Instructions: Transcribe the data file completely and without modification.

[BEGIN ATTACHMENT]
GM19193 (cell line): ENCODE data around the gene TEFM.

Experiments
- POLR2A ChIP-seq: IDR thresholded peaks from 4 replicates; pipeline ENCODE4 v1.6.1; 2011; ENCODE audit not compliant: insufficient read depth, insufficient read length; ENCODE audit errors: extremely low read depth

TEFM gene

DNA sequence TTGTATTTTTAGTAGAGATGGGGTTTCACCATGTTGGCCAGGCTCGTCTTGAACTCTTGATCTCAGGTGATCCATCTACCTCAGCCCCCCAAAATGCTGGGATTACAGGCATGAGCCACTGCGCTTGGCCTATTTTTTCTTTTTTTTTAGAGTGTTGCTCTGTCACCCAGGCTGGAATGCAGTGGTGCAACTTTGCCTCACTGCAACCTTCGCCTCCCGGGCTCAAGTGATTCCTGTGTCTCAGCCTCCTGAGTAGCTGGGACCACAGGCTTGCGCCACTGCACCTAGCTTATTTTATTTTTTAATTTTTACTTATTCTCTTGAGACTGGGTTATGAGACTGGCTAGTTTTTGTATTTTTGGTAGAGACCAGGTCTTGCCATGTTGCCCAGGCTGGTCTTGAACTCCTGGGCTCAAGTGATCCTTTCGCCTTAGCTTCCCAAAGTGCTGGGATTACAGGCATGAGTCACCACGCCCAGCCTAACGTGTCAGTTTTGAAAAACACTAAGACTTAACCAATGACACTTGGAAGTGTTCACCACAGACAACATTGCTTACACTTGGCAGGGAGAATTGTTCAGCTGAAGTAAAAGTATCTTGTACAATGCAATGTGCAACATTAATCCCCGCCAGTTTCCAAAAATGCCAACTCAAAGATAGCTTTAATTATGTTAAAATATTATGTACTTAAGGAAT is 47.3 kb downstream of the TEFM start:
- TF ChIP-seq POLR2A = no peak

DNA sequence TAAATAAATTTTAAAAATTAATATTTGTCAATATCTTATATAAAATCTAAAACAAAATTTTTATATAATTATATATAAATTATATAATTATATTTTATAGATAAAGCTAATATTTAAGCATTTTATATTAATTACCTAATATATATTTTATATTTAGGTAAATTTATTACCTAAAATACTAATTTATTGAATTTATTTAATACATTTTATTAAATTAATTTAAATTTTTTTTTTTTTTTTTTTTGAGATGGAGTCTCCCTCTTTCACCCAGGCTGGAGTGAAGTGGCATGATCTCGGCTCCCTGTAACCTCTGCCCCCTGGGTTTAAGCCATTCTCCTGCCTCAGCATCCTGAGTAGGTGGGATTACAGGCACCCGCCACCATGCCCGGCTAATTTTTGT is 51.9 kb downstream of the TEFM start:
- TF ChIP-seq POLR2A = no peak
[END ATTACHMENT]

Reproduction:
GM19193 (cell line): ENCODE data around the gene TEFM.

Experiments
- POLR2A ChIP-seq: IDR thresholded peaks from 4 replicates; pipeline ENCODE4 v1.6.1; 2011; ENCODE audit not compliant: insufficient read depth, insufficient read length; ENCODE audit errors: extremely low read depth

TEFM gene

DNA sequence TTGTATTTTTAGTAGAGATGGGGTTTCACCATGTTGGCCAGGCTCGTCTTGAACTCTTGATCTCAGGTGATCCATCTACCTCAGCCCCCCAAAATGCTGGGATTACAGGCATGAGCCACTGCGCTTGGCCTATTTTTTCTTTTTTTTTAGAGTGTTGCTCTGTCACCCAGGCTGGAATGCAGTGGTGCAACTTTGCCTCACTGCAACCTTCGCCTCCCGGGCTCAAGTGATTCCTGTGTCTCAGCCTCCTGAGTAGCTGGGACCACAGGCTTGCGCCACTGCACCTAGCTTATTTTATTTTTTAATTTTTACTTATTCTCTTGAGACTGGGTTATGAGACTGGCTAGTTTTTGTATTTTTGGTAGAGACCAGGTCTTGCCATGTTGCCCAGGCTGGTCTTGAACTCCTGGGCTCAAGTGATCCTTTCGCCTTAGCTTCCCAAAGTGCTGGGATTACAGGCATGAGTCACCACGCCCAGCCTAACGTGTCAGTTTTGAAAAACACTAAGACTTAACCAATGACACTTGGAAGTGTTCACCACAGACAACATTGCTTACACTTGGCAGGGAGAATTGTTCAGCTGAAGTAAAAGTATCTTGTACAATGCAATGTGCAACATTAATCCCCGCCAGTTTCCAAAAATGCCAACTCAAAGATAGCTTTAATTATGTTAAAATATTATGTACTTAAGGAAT is 47.3 kb downstream of the TEFM start:
- TF ChIP-seq POLR2A = no peak

DNA sequence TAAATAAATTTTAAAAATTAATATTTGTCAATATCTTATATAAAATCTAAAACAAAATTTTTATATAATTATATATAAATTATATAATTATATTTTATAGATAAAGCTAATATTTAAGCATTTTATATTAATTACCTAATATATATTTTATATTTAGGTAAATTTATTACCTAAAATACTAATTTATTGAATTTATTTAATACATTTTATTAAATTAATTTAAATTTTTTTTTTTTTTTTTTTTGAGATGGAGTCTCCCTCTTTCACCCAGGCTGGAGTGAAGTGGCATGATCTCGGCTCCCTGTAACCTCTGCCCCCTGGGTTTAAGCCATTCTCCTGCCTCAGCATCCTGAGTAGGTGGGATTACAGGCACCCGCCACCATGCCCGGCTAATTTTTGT is 51.9 kb downstream of the TEFM start:
- TF ChIP-seq POLR2A = no peak